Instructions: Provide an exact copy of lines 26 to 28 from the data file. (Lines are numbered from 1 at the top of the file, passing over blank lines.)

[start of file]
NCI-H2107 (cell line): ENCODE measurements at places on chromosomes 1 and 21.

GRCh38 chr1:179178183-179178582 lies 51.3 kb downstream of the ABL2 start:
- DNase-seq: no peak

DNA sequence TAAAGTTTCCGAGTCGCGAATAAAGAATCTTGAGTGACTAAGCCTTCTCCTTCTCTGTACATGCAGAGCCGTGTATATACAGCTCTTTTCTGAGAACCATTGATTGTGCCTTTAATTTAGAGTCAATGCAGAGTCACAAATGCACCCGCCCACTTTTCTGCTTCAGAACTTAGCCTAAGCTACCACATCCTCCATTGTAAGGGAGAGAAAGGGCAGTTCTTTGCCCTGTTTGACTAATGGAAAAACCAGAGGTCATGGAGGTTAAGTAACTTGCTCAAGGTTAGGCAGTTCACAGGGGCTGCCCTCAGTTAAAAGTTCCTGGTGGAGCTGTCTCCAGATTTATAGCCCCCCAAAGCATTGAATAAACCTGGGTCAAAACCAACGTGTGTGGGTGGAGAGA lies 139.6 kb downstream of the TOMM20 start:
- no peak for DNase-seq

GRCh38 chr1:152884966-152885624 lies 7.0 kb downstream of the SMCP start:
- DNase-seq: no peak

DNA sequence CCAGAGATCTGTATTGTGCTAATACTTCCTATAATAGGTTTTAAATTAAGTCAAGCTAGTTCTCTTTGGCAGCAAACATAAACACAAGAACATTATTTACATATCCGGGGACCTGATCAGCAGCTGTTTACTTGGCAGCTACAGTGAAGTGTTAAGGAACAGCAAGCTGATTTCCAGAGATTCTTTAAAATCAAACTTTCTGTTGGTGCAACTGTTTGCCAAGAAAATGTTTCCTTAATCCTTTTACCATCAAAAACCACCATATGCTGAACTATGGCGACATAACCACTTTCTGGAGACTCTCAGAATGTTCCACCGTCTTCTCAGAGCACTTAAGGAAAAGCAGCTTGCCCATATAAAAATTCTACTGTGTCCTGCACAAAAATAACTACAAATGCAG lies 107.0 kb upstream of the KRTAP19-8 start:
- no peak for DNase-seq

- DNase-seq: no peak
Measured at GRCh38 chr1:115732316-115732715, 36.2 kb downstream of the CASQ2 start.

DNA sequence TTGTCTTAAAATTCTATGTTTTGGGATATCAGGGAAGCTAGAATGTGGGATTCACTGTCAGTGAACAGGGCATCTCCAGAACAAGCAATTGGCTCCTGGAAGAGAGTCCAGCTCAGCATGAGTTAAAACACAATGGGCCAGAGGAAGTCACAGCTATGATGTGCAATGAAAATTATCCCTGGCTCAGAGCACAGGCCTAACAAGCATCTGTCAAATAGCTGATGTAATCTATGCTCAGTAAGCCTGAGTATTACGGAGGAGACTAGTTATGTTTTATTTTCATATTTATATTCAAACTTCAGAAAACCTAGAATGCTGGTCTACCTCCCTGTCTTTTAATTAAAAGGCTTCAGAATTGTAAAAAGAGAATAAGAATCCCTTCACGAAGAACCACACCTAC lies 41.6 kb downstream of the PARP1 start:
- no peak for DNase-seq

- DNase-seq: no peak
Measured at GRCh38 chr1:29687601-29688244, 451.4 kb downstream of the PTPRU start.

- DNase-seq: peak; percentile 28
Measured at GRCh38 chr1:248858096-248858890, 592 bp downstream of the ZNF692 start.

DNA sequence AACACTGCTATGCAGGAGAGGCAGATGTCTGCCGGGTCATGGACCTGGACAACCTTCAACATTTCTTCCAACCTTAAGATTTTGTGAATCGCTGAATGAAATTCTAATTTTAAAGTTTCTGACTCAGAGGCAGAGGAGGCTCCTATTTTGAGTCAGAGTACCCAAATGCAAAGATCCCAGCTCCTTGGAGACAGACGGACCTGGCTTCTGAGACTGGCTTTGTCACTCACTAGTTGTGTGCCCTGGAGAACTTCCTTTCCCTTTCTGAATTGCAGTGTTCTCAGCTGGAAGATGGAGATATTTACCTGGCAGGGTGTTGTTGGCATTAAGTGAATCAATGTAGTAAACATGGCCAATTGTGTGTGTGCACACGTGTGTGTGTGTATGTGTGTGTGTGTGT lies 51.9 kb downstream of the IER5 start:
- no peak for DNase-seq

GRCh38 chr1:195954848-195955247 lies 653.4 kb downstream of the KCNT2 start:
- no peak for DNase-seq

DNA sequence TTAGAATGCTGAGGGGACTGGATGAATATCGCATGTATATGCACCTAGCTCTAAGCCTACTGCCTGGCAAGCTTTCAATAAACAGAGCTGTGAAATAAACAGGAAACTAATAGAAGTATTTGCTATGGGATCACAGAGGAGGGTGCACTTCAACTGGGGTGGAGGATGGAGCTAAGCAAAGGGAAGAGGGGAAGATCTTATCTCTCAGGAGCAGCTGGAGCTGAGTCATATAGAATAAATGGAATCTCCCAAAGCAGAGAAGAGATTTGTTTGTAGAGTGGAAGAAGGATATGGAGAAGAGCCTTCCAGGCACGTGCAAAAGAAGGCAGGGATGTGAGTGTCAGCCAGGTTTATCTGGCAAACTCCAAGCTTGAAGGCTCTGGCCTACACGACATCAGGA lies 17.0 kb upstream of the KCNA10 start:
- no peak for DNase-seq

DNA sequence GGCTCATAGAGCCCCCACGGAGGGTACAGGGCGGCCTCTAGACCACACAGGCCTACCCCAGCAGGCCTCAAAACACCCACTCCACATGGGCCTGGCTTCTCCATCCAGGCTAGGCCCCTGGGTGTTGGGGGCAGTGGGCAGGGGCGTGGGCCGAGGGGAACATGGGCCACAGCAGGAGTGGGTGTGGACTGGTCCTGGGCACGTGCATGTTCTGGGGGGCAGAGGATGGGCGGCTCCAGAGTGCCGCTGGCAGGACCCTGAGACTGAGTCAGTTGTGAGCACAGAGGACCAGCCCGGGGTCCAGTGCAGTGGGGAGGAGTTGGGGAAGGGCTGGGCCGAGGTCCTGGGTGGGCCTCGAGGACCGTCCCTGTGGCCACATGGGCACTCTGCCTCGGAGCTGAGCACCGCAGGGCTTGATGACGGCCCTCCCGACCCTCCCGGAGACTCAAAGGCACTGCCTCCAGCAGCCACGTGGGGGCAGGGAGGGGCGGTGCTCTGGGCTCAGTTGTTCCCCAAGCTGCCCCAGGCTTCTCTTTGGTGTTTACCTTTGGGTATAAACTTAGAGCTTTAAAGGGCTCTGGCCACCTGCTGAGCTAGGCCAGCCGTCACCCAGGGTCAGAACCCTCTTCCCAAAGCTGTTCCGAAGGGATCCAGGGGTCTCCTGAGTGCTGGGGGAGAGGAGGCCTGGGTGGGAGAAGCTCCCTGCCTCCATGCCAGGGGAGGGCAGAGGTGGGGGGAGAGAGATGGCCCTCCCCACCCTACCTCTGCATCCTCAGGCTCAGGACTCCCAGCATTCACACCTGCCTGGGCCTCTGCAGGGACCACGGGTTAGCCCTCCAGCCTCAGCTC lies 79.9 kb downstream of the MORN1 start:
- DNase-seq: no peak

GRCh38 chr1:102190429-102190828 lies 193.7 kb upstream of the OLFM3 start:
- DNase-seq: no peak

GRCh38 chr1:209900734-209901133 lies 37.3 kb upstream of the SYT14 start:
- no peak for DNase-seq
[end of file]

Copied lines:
GRCh38 chr1:102190429-102190828 lies 193.7 kb upstream of the OLFM3 start:
- DNase-seq: no peak

GRCh38 chr1:209900734-209901133 lies 37.3 kb upstream of the SYT14 start: